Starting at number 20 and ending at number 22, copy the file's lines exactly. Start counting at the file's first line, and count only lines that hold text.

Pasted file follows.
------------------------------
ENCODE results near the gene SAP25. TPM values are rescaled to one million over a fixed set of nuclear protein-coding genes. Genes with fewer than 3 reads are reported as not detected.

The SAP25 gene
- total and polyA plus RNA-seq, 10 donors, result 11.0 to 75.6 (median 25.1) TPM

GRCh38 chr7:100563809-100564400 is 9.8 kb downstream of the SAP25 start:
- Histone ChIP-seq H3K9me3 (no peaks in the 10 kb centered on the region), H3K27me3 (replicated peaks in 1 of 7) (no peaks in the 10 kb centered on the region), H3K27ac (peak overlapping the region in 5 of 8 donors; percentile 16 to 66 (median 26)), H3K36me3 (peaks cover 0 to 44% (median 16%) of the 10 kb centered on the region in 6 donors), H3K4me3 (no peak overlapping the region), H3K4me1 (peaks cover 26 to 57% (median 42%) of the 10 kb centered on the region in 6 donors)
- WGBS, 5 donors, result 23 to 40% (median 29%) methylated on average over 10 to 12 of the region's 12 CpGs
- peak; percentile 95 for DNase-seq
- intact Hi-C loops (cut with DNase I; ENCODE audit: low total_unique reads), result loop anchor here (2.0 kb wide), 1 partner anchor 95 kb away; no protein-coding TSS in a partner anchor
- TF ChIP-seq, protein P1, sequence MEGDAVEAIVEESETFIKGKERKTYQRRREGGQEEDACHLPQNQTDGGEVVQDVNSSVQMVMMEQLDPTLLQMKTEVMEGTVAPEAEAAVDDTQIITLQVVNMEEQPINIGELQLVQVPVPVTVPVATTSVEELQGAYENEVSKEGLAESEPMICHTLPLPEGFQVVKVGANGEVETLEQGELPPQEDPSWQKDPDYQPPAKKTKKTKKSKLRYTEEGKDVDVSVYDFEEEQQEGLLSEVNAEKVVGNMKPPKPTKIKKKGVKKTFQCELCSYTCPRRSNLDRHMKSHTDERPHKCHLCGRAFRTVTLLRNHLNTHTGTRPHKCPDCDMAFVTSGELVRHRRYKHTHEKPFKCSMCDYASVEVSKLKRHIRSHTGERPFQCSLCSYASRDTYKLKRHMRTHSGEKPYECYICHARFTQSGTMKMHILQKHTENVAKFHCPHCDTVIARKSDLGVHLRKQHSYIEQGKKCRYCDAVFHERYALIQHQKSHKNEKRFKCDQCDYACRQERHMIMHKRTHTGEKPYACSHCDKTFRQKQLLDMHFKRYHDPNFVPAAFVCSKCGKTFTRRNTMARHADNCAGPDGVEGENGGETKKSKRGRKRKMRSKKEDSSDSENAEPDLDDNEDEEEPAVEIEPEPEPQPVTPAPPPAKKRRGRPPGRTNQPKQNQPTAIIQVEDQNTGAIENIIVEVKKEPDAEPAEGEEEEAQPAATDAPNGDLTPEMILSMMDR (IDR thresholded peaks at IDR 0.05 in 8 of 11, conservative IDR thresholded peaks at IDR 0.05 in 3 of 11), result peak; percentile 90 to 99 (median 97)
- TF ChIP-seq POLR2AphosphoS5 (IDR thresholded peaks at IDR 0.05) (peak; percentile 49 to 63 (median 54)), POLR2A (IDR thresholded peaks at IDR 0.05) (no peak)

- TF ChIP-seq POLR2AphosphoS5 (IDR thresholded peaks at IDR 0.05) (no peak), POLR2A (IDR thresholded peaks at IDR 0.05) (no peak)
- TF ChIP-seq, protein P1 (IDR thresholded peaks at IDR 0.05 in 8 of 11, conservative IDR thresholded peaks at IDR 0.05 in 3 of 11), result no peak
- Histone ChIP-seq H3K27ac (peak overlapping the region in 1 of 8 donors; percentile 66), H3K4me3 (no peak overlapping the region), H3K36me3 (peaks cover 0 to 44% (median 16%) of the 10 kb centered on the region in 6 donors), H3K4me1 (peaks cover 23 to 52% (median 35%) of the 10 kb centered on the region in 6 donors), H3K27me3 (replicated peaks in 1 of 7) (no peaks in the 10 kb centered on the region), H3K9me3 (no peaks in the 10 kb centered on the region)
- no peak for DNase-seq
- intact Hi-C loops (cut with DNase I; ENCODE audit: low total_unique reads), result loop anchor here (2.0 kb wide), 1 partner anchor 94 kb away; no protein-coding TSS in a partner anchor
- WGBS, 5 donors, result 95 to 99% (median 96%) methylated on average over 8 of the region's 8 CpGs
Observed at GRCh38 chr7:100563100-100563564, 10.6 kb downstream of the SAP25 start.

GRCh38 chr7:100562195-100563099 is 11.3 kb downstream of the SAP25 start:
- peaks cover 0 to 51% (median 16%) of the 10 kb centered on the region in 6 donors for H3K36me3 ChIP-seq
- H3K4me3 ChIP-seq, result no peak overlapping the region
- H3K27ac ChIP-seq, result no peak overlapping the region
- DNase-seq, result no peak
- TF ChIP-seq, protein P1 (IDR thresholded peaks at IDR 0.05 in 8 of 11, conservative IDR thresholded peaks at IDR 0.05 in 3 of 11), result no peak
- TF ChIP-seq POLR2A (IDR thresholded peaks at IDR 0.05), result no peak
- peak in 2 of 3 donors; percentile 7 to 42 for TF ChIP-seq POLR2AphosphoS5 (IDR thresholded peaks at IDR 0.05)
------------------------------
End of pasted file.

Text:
- H3K4me3 ChIP-seq, result no peak overlapping the region
- H3K27ac ChIP-seq, result no peak overlapping the region
- DNase-seq, result no peak